Charlie Sykes Net Worth $3 million
|Popular Name:||Charlie Sykes|
|Real Name:||Charles Jay Sykes|
|Birth Date:||11th November, 1954|
|Birth Place:||Washington, United States|
Janet Riordan (m. 2000)
Diane Schwerm (m. 1980; div. 1999)
Christine Libbey (m. 1975; div. 1978)
|Profession:||Journalist, Writer, Television Personality, Political Commentator|
|Years active:||1976 to date|
|Net Worth:||$3 Million|
Charlie Sykes is a writer, author, political commentator and television personality and he is the editor-in-chief of a popular media site, The Bulwark. Sykes has been in the journalism profession for decades and hosted a conservative talk program from 1993 to 2016 on WTMJ in Milwaukee, Wisconsin. He has also worked as the editor of Right Wisconsin, an WTMJ related company.
Sykes is popular having spent decades in the media industry and served his audience with most deserved content and entertainment. This article captures the biography & net worth of this gifted TV personality.
Charlie Sykes’ Early Life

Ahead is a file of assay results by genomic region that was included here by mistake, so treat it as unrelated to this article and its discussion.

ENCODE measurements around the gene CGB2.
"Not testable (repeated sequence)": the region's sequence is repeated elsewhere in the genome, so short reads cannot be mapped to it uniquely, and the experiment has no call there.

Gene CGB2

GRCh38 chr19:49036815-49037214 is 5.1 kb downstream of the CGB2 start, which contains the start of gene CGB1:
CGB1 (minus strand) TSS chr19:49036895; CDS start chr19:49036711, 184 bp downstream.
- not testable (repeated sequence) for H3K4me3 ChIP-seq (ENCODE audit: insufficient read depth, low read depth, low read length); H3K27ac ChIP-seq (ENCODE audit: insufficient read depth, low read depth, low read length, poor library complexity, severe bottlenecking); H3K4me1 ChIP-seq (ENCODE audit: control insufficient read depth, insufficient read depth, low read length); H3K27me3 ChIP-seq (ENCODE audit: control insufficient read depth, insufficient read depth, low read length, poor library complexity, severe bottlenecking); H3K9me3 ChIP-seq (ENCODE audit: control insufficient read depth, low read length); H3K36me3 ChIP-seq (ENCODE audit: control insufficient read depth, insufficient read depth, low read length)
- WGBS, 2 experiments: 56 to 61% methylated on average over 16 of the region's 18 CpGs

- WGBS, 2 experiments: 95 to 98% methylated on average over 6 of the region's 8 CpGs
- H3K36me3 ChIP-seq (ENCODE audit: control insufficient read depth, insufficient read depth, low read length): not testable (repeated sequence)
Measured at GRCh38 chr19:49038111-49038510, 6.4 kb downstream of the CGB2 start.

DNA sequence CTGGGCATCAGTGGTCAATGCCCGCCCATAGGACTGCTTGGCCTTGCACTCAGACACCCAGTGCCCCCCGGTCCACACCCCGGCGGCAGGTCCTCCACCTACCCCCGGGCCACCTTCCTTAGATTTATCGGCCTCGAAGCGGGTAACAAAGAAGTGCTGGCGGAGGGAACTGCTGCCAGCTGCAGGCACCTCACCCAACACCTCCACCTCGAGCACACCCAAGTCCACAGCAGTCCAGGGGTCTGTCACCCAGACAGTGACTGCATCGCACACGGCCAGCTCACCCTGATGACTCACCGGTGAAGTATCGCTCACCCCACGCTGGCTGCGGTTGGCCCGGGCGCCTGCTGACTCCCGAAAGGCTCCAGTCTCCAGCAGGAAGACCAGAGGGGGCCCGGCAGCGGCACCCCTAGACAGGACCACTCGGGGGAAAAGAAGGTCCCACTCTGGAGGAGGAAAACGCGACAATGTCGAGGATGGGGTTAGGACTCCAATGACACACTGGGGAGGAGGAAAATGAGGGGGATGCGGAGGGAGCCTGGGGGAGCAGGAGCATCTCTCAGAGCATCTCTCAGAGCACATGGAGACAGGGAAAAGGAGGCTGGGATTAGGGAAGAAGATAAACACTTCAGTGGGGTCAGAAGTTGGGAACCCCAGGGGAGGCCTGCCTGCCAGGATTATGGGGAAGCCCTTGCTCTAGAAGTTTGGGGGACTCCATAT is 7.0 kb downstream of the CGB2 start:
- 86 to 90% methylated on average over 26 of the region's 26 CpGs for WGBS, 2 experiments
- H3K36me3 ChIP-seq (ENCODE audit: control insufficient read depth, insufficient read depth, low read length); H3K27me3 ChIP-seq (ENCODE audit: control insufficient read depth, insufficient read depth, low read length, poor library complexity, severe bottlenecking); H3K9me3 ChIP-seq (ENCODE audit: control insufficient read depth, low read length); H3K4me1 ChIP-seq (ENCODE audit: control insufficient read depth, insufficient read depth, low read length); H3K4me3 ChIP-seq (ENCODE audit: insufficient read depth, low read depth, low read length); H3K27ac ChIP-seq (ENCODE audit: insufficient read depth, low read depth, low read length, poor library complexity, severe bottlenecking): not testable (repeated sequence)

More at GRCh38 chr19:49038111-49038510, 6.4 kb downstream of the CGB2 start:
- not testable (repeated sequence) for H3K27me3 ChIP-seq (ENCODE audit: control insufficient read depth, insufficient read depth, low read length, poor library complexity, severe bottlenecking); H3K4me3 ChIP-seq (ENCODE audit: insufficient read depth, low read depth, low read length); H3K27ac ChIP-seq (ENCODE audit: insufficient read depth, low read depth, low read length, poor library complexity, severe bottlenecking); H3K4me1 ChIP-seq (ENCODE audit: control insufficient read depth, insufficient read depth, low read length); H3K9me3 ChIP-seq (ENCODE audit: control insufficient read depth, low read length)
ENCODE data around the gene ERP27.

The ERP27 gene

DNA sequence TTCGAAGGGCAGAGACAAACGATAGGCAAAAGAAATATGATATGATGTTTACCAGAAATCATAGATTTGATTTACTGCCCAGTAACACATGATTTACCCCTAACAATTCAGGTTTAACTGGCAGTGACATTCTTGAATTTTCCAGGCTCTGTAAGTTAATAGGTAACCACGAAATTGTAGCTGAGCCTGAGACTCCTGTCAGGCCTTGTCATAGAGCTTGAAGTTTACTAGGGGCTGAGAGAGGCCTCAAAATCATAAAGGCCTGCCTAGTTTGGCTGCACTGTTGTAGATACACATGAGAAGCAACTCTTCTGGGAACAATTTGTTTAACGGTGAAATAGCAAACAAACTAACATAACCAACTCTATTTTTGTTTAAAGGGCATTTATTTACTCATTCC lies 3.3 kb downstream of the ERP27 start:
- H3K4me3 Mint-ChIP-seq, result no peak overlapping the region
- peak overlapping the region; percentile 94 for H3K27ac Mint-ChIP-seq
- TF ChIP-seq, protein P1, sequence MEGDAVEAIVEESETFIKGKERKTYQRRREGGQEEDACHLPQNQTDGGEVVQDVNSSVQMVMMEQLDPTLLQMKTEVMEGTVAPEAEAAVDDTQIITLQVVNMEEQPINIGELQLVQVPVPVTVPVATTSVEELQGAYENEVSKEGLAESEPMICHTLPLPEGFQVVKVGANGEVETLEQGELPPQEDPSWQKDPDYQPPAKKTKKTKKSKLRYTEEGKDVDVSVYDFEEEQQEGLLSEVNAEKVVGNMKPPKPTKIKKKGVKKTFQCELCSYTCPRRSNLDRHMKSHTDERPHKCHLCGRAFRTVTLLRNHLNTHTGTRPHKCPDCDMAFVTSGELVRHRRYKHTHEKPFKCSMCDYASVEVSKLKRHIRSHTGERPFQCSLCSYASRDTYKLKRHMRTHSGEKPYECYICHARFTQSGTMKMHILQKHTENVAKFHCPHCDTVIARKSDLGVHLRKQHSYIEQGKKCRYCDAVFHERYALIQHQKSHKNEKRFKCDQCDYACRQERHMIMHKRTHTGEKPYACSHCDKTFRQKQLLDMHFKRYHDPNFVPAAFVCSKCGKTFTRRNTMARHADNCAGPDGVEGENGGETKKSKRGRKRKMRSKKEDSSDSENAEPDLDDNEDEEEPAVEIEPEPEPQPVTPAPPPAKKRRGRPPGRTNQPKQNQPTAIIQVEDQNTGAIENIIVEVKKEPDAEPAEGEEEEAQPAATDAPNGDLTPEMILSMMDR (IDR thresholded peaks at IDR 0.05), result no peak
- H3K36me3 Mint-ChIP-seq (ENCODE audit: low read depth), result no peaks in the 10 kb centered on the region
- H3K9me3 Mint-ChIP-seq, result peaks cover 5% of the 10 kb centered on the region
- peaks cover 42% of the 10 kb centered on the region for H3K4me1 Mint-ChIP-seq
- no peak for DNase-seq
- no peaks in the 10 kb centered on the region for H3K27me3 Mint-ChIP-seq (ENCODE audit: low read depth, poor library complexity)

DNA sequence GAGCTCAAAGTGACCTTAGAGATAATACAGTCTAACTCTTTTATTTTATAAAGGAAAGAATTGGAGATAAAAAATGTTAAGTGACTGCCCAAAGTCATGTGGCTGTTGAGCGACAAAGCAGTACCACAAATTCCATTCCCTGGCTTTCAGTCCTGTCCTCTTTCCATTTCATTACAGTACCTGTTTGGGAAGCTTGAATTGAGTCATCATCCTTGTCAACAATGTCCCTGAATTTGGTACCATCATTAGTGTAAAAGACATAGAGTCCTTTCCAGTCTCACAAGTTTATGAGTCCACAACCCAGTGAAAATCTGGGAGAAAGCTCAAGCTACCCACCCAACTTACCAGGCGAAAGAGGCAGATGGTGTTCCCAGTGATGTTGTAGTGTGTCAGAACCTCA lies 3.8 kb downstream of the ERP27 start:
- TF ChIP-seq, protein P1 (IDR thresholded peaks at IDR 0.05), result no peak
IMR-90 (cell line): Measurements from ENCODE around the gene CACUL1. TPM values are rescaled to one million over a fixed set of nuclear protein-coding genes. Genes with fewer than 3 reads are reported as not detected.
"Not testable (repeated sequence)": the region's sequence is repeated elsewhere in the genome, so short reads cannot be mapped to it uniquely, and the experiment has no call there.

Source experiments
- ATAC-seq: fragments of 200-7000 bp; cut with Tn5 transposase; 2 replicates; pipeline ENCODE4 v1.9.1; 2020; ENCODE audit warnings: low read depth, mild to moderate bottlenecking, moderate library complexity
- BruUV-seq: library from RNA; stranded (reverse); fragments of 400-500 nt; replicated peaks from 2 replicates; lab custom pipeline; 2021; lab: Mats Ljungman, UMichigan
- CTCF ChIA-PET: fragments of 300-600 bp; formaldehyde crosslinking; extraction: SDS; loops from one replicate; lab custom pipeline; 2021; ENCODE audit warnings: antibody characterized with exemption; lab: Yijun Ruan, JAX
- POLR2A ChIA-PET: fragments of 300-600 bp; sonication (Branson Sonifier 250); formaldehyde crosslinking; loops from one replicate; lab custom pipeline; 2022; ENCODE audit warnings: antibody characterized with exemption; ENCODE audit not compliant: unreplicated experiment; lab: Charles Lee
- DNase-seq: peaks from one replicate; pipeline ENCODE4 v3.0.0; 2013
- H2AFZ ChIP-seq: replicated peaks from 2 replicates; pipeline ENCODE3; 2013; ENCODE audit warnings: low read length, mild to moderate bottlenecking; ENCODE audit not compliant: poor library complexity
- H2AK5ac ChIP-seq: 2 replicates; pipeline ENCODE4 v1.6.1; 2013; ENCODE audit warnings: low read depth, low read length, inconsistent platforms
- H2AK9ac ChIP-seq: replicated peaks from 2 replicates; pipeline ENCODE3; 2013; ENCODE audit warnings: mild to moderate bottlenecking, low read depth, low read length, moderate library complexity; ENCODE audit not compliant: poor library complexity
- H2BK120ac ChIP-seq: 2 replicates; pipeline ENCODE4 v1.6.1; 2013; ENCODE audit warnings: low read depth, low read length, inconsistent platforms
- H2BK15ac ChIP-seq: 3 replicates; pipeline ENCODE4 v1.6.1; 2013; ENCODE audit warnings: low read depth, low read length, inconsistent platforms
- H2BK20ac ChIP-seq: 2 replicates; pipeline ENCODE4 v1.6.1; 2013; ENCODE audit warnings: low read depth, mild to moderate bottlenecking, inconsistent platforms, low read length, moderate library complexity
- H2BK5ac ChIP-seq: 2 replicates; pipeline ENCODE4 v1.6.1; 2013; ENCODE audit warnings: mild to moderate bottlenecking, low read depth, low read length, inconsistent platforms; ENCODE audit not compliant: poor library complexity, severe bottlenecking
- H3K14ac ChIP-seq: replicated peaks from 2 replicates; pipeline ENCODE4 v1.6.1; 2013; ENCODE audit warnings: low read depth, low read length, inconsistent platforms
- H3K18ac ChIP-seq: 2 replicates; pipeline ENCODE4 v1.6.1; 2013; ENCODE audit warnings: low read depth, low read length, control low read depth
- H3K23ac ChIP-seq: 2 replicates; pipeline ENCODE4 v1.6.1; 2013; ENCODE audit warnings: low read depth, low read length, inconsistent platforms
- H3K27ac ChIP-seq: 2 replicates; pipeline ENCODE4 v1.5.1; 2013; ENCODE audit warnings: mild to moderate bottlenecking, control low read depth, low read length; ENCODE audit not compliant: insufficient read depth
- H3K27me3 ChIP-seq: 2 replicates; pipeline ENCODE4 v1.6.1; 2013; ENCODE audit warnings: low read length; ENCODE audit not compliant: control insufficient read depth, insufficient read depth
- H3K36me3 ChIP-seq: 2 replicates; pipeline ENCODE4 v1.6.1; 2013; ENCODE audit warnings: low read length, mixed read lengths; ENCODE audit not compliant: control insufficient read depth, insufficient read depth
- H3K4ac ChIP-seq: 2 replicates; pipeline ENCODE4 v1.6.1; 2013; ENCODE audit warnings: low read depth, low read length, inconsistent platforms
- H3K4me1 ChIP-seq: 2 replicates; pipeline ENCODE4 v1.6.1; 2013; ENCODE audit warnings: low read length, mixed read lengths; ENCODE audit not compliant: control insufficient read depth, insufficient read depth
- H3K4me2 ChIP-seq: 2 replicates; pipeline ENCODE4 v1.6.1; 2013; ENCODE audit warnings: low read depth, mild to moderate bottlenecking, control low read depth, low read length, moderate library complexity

Charles Jay Sykes was born on November 11, 1954 in Seattle, Washington, in the United States. He spent his early childhood in his town of birth and later grew up in New York and also in Fox Point, Wisconsin. Charlie is a son of Jay G. Sykes and Katherine “Kay” Border. His father, Jay, was a lawyer who later worked as a print journalist for a couple of small newspapers in New York before finding a permanent spot with the Milwaukee Sentinel in 1962. Jay Sykes later joined the board of the American Civil Liberties Union Wisconsin chapter and also unsuccessfully ran for Lieutenant Governor of Wisconsin against Martin J. Schreiber in the 1970 primary.
After Sykes graduated from Nicolet High School, he enrolled at the University of Wisconsin–Milwaukee, from which he graduated with a bachelor’s degree in English in 1975. While at Milwaukee, he was a devoted member of the Young Democrats.
Following a nonreligious upbringing, he converted to Roman Catholicism when he was age 18.
Charlie Sykes’ Career